When did you last receive a proper letter? Not a bill or a request for charitable donations, which seem to make up the bulk of the mail these days, but a handwritten, chatty epistle from a friend or family member? With the exception of short notes in Christmas cards (and even many of these have been replaced by typed summaries of the previous year’s events distributed to all and sundry) I can’t remember the last time I received one.
Communications have changed immensely even in the last few years. It’s faster – to the point of instantaneous – and you don’t need to buy paper and stamps or worry that the message will go astray in the mail (assuming you use the correct email address,) but somehow getting an email doesn’t have the same excitement factor as receiving a missive in the mail.
I used to be a prodigious letter writer. The habit started in my teens when my desire to know about other places outside my home town in England led me to find pen-pals. At one point I was writing to nine people from Germany, Sweden, France, Japan and the U.S., comparing stories of life in our respected countries, in one particular case, on an almost weekly basis.
As well as the educational benefits, one of the great pleasures from my efforts was to see the brightly stamped airmail envelope (occasionally two or three!) amongst the morning mail delivery. True sometimes the handwriting was hard to read and, in the case of the Europeans and Japanese, the English often broken, but those letters forged a personal connection which in most cases lasted for years until the busyness of careers and romance interrupted the flow.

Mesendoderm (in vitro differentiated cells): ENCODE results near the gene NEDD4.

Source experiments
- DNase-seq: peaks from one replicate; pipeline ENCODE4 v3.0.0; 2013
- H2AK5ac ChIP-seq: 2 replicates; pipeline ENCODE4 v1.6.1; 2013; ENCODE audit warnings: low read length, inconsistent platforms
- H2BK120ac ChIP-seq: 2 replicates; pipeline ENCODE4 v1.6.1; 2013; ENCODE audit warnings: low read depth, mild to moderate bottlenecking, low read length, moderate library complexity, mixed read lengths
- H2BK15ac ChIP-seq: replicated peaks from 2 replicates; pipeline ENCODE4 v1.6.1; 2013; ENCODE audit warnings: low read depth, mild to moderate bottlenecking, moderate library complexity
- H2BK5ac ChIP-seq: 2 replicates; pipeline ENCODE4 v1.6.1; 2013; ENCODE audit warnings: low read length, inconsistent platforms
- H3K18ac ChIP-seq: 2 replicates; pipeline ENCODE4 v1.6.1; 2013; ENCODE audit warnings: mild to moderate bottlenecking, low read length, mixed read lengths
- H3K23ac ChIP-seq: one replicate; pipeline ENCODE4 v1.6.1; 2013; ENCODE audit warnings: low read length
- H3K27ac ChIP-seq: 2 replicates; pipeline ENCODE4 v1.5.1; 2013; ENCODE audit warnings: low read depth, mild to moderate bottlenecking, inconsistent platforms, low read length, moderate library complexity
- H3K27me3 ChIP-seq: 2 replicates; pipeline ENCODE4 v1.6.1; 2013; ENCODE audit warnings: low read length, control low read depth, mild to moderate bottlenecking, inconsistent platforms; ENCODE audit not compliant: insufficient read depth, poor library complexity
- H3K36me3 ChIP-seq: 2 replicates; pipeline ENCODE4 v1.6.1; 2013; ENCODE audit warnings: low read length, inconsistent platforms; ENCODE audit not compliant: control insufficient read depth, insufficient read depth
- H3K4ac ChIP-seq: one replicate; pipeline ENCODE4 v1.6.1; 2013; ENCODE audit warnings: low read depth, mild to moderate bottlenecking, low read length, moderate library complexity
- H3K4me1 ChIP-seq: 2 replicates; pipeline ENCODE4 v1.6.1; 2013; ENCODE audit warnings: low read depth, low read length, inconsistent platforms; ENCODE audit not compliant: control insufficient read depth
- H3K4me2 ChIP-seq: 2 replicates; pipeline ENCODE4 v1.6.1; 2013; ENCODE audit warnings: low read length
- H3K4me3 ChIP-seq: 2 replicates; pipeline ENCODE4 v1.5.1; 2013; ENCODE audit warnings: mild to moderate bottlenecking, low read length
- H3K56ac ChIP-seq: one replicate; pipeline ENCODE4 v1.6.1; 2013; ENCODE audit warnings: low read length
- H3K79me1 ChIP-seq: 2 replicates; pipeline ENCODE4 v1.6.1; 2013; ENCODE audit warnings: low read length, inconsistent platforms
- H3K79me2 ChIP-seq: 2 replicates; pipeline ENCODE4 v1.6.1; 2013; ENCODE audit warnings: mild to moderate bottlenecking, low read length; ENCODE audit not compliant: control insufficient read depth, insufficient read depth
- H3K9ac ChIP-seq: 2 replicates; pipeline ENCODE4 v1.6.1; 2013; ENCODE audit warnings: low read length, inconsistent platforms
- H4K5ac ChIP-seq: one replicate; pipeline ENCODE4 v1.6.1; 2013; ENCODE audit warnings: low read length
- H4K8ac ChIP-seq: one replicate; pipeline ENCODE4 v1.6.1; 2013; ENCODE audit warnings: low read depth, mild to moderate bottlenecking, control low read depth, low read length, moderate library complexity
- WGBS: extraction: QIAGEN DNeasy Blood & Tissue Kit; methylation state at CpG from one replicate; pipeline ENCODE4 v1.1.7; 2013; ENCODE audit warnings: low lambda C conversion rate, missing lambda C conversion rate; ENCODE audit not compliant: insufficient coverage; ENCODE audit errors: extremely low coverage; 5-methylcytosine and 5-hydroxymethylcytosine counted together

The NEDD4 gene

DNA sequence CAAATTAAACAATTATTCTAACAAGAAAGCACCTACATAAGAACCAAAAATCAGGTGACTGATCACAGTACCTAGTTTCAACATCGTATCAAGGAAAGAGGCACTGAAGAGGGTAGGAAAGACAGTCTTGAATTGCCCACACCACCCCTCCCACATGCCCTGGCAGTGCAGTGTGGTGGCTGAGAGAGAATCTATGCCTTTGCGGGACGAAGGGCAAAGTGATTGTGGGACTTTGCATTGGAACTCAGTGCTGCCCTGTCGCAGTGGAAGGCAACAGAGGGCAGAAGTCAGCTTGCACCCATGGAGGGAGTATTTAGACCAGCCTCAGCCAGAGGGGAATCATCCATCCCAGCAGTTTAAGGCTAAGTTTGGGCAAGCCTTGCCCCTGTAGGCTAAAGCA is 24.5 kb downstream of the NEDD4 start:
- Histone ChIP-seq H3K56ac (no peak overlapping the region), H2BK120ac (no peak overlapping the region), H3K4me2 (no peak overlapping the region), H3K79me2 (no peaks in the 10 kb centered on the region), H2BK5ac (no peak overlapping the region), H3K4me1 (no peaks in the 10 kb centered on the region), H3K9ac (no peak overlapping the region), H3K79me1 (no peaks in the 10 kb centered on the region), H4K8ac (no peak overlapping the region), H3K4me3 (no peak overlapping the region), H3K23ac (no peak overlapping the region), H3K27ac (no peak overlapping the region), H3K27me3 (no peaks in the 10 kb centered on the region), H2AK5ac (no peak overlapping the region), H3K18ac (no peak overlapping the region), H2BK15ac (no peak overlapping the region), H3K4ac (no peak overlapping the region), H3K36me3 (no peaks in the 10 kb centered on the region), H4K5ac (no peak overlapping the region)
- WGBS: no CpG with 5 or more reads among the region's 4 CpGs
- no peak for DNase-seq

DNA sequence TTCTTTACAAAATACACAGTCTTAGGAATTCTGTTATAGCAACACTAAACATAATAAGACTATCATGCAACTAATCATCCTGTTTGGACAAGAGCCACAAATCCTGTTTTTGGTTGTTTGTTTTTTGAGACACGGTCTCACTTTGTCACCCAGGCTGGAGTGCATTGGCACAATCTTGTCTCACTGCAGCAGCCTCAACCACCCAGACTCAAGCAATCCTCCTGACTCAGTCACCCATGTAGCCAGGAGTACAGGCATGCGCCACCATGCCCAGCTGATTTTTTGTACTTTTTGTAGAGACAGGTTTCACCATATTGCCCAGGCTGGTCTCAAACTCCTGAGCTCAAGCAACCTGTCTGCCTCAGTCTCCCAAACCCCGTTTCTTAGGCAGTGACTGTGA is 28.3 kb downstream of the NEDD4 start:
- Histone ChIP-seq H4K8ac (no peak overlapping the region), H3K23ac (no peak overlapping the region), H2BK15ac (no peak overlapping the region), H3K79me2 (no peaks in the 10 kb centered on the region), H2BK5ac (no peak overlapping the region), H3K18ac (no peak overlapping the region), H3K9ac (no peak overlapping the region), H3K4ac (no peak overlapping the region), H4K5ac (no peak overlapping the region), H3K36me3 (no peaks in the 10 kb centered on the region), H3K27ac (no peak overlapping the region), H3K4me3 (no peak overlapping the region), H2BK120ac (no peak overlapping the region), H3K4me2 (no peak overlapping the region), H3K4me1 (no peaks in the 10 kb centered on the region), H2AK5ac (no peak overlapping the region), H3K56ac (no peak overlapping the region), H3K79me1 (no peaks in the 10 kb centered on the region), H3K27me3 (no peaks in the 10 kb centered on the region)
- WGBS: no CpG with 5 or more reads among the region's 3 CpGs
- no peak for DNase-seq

After leaving home, letter writing was the way to stay in touch with family and friends (who could afford to phone then?) and even after the arrival of email and cheap international calls, I still continued to write to my parents. A few years before her death, my mother gave me a bundle of letters I had written to her in my late teens/early twenties while in Toronto and New York – an unexpected record of my travels and observations preserved for many years. So imagine my surprise when, on helping to clear out her house, I discovered all the letters I’d written to her in later years from Hong Kong (during which time my daughter was born) and from the first few years of our time in New York.
While these letters wouldn’t mean much to anyone else, to me they are priceless, and on looking at them the other day, I had to wonder how the changes in communications will affect our records of the past. Historical museums often display handwritten letters to evoke the attitudes and concerns of the time – letters which can add an intensely human touch to the other objects on display whether the writer was a president, an activist, a soldier or just an ordinary person living through challenging times.
Will future generations view museum-worthy e-mails and get the same sense of connection? Given how easy it is to delete an e-mail will potentially important messages from history be lost before it is realized how valuable they are? Will pen-pals become email-pals or will Facebook and Twitter signal the end of personal letter writing altogether?